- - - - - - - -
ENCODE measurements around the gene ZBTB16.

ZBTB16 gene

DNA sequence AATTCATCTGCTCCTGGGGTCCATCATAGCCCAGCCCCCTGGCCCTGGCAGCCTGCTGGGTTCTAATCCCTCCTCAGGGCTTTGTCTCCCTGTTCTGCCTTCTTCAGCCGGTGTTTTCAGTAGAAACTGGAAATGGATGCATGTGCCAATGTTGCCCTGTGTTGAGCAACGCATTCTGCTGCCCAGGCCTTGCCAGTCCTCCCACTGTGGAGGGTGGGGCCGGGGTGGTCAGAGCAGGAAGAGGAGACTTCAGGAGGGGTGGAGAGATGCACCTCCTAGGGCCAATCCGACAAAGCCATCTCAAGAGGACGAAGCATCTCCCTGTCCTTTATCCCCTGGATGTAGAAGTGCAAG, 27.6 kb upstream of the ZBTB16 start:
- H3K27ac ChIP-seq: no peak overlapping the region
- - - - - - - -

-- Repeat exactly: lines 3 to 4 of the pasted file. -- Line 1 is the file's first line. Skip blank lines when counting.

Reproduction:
DNA sequence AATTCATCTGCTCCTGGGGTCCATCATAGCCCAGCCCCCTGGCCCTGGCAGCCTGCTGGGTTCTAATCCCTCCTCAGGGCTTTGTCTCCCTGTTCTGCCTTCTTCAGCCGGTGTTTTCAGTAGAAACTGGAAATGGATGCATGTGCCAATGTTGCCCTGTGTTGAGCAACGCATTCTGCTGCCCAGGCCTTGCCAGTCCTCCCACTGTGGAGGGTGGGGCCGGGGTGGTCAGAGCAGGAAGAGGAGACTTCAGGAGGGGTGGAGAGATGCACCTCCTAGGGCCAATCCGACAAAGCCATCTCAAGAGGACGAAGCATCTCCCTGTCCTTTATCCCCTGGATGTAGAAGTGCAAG, 27.6 kb upstream of the ZBTB16 start:
- H3K27ac ChIP-seq: no peak overlapping the region